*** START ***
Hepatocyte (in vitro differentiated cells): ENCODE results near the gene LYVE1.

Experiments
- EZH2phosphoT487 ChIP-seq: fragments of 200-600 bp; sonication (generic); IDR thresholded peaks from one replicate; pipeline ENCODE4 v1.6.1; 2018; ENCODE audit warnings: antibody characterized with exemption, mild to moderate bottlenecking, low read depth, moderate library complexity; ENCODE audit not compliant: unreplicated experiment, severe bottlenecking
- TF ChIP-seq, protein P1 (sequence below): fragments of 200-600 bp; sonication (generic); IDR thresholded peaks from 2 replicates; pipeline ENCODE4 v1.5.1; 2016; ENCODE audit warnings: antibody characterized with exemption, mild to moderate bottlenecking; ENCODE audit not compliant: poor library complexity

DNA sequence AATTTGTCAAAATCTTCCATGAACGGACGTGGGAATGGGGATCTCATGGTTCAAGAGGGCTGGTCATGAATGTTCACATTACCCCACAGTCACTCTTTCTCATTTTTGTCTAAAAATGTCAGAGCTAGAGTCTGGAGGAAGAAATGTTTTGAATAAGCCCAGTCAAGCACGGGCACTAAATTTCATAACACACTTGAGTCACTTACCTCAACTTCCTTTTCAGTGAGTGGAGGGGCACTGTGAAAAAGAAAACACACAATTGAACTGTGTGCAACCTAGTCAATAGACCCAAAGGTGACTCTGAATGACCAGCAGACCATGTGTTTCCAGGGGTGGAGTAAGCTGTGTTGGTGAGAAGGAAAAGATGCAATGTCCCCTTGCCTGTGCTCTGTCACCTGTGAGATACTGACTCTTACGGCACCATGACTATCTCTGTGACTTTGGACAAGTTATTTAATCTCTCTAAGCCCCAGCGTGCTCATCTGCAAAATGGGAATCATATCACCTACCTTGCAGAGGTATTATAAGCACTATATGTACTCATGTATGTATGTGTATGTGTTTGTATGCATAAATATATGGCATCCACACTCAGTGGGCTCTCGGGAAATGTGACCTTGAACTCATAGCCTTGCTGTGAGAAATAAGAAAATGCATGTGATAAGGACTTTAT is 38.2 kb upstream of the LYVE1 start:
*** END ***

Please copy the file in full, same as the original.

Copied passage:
Hepatocyte (in vitro differentiated cells): ENCODE results near the gene LYVE1.

Experiments
- EZH2phosphoT487 ChIP-seq: fragments of 200-600 bp; sonication (generic); IDR thresholded peaks from one replicate; pipeline ENCODE4 v1.6.1; 2018; ENCODE audit warnings: antibody characterized with exemption, mild to moderate bottlenecking, low read depth, moderate library complexity; ENCODE audit not compliant: unreplicated experiment, severe bottlenecking
- TF ChIP-seq, protein P1 (sequence below): fragments of 200-600 bp; sonication (generic); IDR thresholded peaks from 2 replicates; pipeline ENCODE4 v1.5.1; 2016; ENCODE audit warnings: antibody characterized with exemption, mild to moderate bottlenecking; ENCODE audit not compliant: poor library complexity

DNA sequence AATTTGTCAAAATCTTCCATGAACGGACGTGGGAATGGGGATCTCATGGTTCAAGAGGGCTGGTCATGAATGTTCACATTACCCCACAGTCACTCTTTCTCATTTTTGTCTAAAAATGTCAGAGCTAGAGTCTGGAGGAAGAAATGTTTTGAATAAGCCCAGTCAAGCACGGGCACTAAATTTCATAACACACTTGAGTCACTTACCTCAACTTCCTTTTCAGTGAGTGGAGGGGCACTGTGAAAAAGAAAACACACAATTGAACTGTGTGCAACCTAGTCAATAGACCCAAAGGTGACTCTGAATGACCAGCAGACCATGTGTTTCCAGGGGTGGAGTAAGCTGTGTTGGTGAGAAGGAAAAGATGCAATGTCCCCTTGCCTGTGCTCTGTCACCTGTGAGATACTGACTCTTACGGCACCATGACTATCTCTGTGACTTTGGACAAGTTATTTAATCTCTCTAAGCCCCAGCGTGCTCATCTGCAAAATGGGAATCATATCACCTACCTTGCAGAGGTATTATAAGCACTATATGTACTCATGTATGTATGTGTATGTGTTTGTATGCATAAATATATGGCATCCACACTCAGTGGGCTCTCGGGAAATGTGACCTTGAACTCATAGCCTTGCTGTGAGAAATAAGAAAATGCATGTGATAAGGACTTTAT is 38.2 kb upstream of the LYVE1 start: